Professional wrestling and comic books are a match made in heaven.
It wasn’t always that way though. There was a dark period of time where the comic book industry placed wrestling characters into wandering post-Apocalyptic futures, or having them masquerade as secret agents.
One man changed the game. Mike Kingston, the creator of Headlocked, ran one of the most popular booths at the New York Comic Con last weekend. Joined by Tommy Dreamer, DDP, Christian and Lita, Kingston was living the good life. Lines of fans swarmed the Headlocked area with no end in sight. It was a true success story.
“As a fan of wrestling and comics my whole life, nobody ever made cool wrestling comics. They were always about The Undertaker fighting demons or The Ultimate Warrior stripping Santa Claus naked. They were never about wrestling,” Kingston stated in an exclusive interview with Still Real To Us.
“It occurred to me at some point that nobody was going to make the wrestling comic I wanted to see so I decided to make Headlocked. It’s the story of a kid who was a theatre major in college. He falls in love with wrestling unexpectedly and it’s his journey through the wrestling business,” the Headlocked creator elaborated.
Kingston attracted some of the biggest names in the professional wrestling industry to work on his series. “The cool thing about Headlocked is that all of the art is done by wrestlers. Jerry ‘The King’ Lawler does the covers. The insides are done by Michel Mulipola, a Samoan wrestler from New Zealand. I’ve been lucky. I’ve had about 30 wrestlers who have contributed stories or art to the book,” Kingston proudly said.
“All of the guys in wrestling or comic artists who like wrestling always wanted to be a part of it. I’ve had AJ Styles, Samoa Joe, Ric Flair, Mick Foley and Kenny Omega. All the guys in the booth today are going to be doing stories,” said Kingston as he pointed to Diamond Dallas Page and Tommy Dreamer. He continued, “Gangrel. Trent Seven. Just a ton of guys contributing. RVD and The Hurricane. I’ve been really blessed. The wrestling business has taken really good care of me so I’m trying to give back to them.”
Besides giving back, Kingston is also modifying how wrestling is presented at pop culture conventions. “I felt like wrestling was never done the right way in the past at Comic Con. It was always the ‘sad wrestler alley,’ as Colt Cabana used to call it. I’ve been trying to create this great experience for wrestling fans at Comic Con now. I’ve partnered with wrestlers. We have art. We have shirts,” Kingston told Still Real To Us. That’s not all his Headlocked booth was offering this year. “We have a place where wrestling fans can feel welcome at a Comic Con and not just shuffled down an alley of guys who are just trying to get that picture money. The guys at my booth are into the scene. They actually like comics and pop culture. I think it’s made for a better experience for fans.”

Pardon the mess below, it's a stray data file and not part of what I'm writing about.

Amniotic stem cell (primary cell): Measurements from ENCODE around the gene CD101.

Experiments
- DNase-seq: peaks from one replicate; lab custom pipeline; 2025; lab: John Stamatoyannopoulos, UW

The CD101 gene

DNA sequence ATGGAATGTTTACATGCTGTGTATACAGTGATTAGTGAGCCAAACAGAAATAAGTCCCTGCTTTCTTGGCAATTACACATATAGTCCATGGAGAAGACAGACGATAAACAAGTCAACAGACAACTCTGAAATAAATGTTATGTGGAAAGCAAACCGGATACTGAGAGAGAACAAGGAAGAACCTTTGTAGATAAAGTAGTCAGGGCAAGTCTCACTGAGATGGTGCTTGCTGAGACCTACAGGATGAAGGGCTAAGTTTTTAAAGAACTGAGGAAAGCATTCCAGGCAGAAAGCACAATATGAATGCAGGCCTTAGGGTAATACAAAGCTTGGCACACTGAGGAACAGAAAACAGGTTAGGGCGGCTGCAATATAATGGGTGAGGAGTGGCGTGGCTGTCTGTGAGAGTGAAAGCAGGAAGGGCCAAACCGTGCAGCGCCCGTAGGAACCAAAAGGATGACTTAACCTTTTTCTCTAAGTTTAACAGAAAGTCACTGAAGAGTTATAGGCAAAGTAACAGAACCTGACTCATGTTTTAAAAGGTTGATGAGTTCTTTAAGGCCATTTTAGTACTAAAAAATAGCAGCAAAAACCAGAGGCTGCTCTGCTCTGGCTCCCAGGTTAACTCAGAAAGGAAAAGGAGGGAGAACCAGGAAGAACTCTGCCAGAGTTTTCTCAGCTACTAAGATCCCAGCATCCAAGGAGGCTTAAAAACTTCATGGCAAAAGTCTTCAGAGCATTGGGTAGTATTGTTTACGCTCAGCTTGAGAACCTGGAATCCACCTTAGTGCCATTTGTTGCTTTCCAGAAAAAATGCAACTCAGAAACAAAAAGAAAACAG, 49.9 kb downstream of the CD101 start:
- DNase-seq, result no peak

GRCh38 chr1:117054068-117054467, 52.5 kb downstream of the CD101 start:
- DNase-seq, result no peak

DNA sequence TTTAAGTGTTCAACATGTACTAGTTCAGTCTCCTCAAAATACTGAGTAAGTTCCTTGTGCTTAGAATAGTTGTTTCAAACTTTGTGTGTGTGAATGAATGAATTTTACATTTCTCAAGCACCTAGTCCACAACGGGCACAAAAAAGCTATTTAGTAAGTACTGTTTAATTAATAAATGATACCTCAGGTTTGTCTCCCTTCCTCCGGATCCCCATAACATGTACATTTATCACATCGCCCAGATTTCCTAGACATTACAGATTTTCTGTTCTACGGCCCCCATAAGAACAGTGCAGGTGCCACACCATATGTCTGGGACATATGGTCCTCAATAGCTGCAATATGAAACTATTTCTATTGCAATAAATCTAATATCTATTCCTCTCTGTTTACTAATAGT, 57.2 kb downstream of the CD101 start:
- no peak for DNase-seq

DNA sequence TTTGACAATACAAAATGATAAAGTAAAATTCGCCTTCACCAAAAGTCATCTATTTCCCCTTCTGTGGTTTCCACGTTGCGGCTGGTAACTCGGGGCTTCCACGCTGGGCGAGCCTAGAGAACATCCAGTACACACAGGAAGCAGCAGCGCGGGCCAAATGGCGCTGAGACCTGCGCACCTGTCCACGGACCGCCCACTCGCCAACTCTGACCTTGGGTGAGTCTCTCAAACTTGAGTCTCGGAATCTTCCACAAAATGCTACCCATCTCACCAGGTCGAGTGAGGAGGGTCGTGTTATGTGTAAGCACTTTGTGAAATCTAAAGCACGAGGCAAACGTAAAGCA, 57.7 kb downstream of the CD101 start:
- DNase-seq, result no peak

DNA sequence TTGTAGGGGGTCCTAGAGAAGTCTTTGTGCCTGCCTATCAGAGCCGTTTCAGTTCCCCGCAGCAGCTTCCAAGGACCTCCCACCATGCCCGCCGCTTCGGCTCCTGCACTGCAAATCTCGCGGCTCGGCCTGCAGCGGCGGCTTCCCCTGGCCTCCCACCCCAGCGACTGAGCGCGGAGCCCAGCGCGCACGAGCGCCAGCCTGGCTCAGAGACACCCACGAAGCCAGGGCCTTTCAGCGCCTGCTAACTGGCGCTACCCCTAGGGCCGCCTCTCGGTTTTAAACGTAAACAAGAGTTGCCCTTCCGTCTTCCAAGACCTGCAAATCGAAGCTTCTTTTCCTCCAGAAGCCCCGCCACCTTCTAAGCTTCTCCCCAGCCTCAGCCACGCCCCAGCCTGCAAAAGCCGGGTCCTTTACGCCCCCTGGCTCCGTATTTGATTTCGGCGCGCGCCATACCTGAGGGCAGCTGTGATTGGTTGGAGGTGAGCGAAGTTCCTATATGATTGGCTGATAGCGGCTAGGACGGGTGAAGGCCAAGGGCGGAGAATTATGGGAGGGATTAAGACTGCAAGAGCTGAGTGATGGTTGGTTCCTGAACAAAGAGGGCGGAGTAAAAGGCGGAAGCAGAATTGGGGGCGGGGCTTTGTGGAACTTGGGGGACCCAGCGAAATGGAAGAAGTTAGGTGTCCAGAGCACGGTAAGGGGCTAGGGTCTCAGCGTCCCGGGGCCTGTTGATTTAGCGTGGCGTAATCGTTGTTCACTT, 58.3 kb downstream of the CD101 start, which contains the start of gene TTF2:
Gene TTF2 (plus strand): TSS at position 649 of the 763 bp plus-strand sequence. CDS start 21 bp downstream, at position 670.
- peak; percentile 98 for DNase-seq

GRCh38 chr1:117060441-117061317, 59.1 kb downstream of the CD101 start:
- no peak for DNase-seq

One of the more notable occurrences to take place at Kingston’s Headlocked booth in previous years involved one of the most controversial figures in the wrestling industry. “You know when CM Punk left with the belt? They did the whole angle. He showed up at the San Diego Comic Con with the belt and crashed the panel. After that, he only stopped by my booth before he left,” Kingston grinned from ear to ear.
CM Punk wasn’t the only former World Champion to cause a scene around Kingston. The Headlocked creator explained, “We’ve been able to create cool experiences. Last year, Sting randomly stopped by our booth.” Not bad for a guy who started off as a fan. Kingston continued, “When I first did my thing, I just wanted to create a cool wrestling comic. Now, I’ve watched WrestleMania from the luxury box. I’ve been backstage at shows. Wrestlers welcome me in the locker room which is really neat.”
Kingston wanted to make it clear that the work he puts out there is because of his passion for wrestling. He slowly nodded, “I just want to keep it going. I don’t care if I ever get rich doing this. If I did this for ten years and I don’t make or lose a dime, I’m happy as a clam. I just want to tell this story and do cool stuff.”
Other guys who know a little something about cool stuff are The Bullet Club’s Young Bucks. “The guys who like comics find me. I also go after guys who I want to work with. Some guys like The Young Bucks did a story for me because they saw me at every indy show they were at and they respected my hustle. They said, ‘Yeah! Let’s do it,'” Kingston told Still Real To Us.
Serious momentum continues to pick up for Kingston and his Headlocked buddies. “We are doing some things for Wrestle Crate. We are into different genres now. We are doing a Sin City noir story with Trent Seven this month. I’m doing a Bigfoot story with Gangrel. We are just hitting all of the different notes. We are having fun with it and people are responding.”
The man behind Headlocked made sure to soak in his experience at the New York Comic Con one last time before departing. Kingston exclaimed, “I’ve had memories to last a lifetime already!”